To learn about the initiatives taken to tackle the loss and damage caused by climate change, we met Sheikh Abdur Rahman, Mongla’s mayor since 2021, who has been a rock for the community. He has been working on combating climate change and its impacts. In his leadership, the town of Mongla has made itself more flood-resistant by constructing an 11 kilometer (7 mile) long marine drive road, two flood-control gates, an improved drainage system, a water reservoir, and a water treatment facility.
Upon asking how climate change has affected Mongla, Mr. Sheikh Abdur Rahman said, “Many people have migrated here. We are struggling to cope with this influx of migrants. Mongla Municipality is now in a difficult situation. We cannot provide drinking water to these people because the rivers contain saline water. The water reserve tanks that we have last for only 5 months. After that, we have to depend on rain. But due to climate change and erratic weather patterns, it doesn’t even rain properly during the rainy season. So we try to provide water to the people by bringing mobile water treatment plants from the Department of Public Health Engineering. Despite this, we face water scarcity because it does not pump enough water.”
Mongla, a model of successful adaptability
Even though Mongla is struggling to provide potable water to its people, it is still a model of successful adaptability. “We have two water reservoirs where the reserve is much less than the demand because there are times when there is no water in the ponds during dry seasons. So, in those areas, we provide mobile water treatment plants and provide them with water in the morning and evening”, said Mayor Sheikh Abdur Rahman. There is a big pond full of water hyacinth in this upazila, which is under port authority. The mayor had asked them to give him authority over this pond, which they didn’t agree to. But they agreed to make a 25 foot walkway around the pond, clear the water hyacinths, and make it deeper to create a reserve for water with the funding of the City Region Development Project. As the pond is abandoned, the port authority has permitted them to do this. If they can utilize this pond, hopefully, they can reduce the problem regarding water for migrant people.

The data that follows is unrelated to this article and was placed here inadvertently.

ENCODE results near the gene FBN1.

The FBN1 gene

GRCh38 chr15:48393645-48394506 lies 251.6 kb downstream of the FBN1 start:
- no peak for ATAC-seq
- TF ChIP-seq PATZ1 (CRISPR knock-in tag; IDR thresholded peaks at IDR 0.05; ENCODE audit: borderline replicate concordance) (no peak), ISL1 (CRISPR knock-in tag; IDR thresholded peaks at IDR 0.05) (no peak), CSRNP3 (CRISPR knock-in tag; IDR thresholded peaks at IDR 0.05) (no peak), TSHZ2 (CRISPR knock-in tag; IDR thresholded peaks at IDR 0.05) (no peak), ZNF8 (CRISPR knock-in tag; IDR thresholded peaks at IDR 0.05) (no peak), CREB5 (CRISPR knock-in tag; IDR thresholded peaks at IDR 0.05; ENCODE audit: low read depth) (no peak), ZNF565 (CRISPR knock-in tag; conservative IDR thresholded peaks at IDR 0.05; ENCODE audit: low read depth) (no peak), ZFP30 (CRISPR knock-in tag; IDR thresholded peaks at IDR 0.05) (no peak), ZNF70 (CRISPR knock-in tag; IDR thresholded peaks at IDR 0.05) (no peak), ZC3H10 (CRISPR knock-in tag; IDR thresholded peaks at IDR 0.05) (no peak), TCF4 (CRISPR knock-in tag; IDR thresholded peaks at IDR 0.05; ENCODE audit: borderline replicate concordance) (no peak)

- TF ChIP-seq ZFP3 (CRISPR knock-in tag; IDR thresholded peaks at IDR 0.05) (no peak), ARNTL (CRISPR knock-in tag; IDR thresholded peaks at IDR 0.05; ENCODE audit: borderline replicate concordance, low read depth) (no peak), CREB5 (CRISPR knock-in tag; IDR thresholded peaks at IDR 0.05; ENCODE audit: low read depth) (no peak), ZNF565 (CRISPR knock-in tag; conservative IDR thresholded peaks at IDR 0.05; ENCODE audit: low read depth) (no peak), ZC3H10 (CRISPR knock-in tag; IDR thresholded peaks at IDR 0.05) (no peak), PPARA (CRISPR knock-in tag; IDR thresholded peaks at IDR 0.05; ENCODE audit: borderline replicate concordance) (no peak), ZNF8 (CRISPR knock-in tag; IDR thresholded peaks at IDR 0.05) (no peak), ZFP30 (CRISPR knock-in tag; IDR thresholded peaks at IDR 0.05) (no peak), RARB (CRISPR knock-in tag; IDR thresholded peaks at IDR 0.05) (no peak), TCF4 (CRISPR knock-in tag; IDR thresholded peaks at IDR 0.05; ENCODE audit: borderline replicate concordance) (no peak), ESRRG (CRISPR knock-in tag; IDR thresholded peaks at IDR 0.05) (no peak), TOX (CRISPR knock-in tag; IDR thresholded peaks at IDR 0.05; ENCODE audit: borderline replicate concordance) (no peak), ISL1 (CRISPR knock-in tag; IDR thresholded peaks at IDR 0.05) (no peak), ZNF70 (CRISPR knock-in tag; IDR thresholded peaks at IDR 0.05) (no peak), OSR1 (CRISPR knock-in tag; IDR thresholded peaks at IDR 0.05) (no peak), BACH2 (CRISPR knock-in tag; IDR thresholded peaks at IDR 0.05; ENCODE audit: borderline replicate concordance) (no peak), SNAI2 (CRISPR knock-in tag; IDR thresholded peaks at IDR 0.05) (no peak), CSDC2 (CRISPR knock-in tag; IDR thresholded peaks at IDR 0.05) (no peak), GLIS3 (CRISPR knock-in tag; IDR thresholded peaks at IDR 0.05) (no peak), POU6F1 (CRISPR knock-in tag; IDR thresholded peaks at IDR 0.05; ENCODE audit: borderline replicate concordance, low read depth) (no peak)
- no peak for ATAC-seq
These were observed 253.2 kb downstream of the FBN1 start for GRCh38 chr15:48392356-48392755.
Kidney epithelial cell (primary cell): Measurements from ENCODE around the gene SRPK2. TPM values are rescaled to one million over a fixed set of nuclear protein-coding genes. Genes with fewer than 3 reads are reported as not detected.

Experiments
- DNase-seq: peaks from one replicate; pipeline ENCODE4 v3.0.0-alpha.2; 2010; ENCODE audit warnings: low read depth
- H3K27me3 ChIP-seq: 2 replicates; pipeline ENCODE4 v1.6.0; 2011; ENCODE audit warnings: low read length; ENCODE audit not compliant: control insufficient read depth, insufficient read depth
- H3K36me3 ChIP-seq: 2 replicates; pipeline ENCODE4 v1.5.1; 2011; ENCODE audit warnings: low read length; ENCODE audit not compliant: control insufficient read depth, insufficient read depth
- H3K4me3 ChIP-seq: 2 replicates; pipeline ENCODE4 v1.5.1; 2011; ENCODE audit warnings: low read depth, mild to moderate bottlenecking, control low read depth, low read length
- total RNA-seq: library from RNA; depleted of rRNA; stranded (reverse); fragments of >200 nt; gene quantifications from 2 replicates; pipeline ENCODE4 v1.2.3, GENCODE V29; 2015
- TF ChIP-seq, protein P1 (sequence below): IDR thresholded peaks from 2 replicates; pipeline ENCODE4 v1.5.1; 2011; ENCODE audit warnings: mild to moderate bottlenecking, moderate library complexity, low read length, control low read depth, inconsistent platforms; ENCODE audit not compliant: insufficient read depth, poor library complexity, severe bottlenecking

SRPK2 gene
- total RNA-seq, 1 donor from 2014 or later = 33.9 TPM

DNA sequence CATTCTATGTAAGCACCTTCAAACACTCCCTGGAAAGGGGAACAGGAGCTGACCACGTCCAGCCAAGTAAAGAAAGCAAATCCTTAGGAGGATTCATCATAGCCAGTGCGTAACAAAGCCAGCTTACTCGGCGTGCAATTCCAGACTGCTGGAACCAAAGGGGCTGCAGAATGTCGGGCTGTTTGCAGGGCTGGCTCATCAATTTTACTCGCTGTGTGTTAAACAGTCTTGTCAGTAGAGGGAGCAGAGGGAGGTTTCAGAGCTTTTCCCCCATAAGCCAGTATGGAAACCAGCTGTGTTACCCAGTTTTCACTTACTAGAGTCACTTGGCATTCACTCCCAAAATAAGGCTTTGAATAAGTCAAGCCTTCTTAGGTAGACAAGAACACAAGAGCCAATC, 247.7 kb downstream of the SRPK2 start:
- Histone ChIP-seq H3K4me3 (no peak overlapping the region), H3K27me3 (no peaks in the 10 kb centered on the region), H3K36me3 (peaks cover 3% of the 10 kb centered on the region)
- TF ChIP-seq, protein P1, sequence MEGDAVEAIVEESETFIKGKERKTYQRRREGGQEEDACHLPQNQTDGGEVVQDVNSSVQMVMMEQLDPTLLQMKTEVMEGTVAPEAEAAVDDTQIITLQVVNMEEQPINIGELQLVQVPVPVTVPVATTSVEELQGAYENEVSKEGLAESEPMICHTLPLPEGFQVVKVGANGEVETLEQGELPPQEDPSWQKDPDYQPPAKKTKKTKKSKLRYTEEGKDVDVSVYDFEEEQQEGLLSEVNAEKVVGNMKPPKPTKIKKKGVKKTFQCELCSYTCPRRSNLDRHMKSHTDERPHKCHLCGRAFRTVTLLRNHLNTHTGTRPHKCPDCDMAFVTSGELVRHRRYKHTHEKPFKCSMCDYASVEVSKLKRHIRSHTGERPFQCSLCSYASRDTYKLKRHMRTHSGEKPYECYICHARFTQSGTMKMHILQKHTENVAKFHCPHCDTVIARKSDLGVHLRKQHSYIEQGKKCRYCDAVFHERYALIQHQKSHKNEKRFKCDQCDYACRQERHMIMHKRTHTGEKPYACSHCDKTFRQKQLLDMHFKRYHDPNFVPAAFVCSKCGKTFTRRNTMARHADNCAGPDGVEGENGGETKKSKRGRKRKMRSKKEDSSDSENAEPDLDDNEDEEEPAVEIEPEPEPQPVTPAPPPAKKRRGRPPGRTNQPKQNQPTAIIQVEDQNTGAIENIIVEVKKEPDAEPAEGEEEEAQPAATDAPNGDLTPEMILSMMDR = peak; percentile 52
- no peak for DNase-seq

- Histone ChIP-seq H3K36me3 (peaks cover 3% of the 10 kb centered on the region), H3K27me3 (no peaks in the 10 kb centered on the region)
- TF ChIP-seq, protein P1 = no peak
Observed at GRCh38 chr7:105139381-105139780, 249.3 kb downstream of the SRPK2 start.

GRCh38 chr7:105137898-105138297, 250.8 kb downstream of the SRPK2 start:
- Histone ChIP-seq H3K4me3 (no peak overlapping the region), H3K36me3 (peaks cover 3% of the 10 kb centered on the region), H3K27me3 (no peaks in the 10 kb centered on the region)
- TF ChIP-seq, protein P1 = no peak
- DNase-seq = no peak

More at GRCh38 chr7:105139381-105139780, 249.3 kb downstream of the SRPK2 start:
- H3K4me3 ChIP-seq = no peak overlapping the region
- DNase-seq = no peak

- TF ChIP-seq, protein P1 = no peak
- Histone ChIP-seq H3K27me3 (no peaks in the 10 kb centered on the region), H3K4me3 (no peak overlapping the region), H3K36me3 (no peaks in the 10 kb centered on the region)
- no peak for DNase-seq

Under this project, there will be two new submersible pumps, two laboratories for water treatment plants, a new pond, and a 60-kilometer pipeline. He hopes that if this project gets implemented, most of the water issues will be solved.
Over the years, Mongla has experienced devastating floods, cyclones, and storm surges. Many people have lost their homes, livelihoods, and loved ones and lives. But in recent years, Mongla has been successful in many ways in tackling the economic losses. In the recent cyclone Sitrang, there was not a single casualty.